# Financial Literacy Resources

This document, prepared by the Ontario Ministry of Education, compares in table form the key changes between the 2005 and the 2020 elementary mathematics curriculum.

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This curriculum policy replaces The Ontario Curriculum, Grades 1-8: Mathematics, 2005. Beginning in September 2020, all mathematics programs for Grades 1 to 8 will be based on the expectations outlined in this curriculum policy.

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In this hands-on lesson, students examine the attributes of coins, play games using attributes, create their own coins, and compare the attributes of Canadian coins with students' own imagined coins in so doing, they learn to recognize and describe coins by their attributes e.g., size, shape, colour, image, and texture as well as the value of Candian coins based on their attributes.

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In this lesson students will have to write unplugged codes using a sequence of actions on a 100's carpet or 10 x 10 grid to pick up enough coins that equal 75¢ to buy a marker.

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In this lesson, students will calculate amounts of up to $100 for recess equipment.

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In this lesson, students will find several ways to represent $ 200 in order to decide what currency they would like to receive from the city for their recycling materials.

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In this lesson students will have opportunities to estimate change using coins as well as debug code. It explores financial literacy as well as coding.

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In this lesson students work on rounding to the nearest 5 and 10 and make change for amounts under a dollar. It explores how pennies are used in cash and virtual transactions and provides an opportunity to discuss the role of the penny.The Mising Penny is the first of two lessons. The companion lesson, Making Change, is the second lesson in this duo. Making Change is found in the Coding lessons.

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Students will create a coding formula in Scratch to find the area of a rectangle so they can paint the walls of the classroom. This lesson addresses multiple expectations in Spatial Sense and Financial Literacy.

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Use estimation strategies and operations to determine the best price for bundled items by finding unit rate.

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Coding using Financial Literacy - In this lesson, students will understand how spreadsheet programs can be used to manage a budget, alter a sample spreadsheet to meet our own plans, and learn to design budgets and make choices based on changing situations (for example by differentiating between needs and wants).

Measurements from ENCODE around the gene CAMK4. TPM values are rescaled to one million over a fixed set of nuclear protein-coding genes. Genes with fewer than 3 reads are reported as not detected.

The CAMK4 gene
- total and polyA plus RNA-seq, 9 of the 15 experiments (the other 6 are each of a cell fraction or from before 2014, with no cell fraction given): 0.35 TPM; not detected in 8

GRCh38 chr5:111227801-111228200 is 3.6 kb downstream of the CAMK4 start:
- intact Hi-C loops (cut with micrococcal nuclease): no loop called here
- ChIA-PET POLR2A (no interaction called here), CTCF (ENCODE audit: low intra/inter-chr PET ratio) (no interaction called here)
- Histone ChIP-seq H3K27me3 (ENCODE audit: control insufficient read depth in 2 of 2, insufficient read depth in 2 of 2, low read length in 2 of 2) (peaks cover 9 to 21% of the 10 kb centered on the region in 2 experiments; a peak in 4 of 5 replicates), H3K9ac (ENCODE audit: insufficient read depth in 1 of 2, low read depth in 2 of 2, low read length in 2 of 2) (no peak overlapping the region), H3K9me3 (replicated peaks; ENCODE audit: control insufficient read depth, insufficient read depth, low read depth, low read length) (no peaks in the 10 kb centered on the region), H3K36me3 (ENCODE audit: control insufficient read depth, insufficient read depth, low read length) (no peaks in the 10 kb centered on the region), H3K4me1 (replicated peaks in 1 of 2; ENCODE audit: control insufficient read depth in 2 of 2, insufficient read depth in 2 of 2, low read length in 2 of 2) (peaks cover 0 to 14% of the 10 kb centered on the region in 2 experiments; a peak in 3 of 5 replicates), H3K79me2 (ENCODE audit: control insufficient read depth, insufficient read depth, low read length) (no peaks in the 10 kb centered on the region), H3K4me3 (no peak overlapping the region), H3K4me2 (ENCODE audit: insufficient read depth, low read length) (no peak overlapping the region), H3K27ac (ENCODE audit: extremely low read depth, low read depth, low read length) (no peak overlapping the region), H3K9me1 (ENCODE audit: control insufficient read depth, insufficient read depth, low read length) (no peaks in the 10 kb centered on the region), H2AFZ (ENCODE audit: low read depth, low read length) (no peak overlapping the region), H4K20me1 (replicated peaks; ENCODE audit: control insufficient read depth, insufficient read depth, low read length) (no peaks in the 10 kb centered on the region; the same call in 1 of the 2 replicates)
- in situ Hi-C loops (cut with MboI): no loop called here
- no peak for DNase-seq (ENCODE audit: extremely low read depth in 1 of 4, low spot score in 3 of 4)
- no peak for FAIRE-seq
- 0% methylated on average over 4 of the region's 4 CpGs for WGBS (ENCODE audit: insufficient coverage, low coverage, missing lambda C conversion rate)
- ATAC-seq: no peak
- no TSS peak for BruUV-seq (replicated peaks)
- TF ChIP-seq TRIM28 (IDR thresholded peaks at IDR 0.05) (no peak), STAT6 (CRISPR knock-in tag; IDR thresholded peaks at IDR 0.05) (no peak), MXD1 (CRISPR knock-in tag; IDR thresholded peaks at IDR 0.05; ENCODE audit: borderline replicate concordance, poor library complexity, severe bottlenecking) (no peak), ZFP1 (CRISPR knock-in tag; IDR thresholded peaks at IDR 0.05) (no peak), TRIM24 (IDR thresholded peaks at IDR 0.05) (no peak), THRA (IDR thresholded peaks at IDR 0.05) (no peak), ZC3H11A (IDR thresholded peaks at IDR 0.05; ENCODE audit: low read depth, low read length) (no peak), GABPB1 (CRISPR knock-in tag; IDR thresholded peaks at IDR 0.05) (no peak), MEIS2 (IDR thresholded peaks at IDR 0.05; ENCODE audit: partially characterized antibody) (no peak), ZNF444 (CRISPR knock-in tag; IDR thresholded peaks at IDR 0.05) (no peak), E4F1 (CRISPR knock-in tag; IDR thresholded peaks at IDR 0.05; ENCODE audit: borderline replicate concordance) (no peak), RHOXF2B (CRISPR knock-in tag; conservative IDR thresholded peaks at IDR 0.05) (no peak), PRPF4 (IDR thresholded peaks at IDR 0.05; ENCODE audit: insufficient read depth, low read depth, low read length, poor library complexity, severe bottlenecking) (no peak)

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In this lesson, students will begin to think about budgets. Teachers can choose between 2 scenarios (raising money for a trip, or earning money from a job like babysitting) to explore. Students will consider why they may want to earn money, how they might earn it, and prioritize how it might be spent.

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In this lesson, students will code using Google Sheets or any spreadsheet program. Students will be creating a budget to help plan for a financial goal while considering earnings and expenses.

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In this lesson, students will be learning to compare different methods of payment--identifying advantages and disadvantages--and the best ways to use them. Students will also analyze and identify how interest rates are applied to various methods of payment in order to make the best financial decision possible when making a purchase.

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In this coding lesson using Scratch, students can create a calculator in which they can compare two different discount structures. Depending on the number of items bought, the calculator will be able to provide savings from either choosing a 20% discount, or a $ 20 discount. Students get to utilise conditions and operations blocs in this activity.

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In this lesson, students will learn about the value of creating a budget, different types of savings accounts and the implications interest rates can have on saving money. Following that, students will use money earned from a part-time job and saved over time to investigate various mobile phone plans to determine which one best suits their needs.

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In this lesson, student will investigate different aspects of how interest is calculated, charged and earned. Students will compare scenarios to understand the impact of interest.

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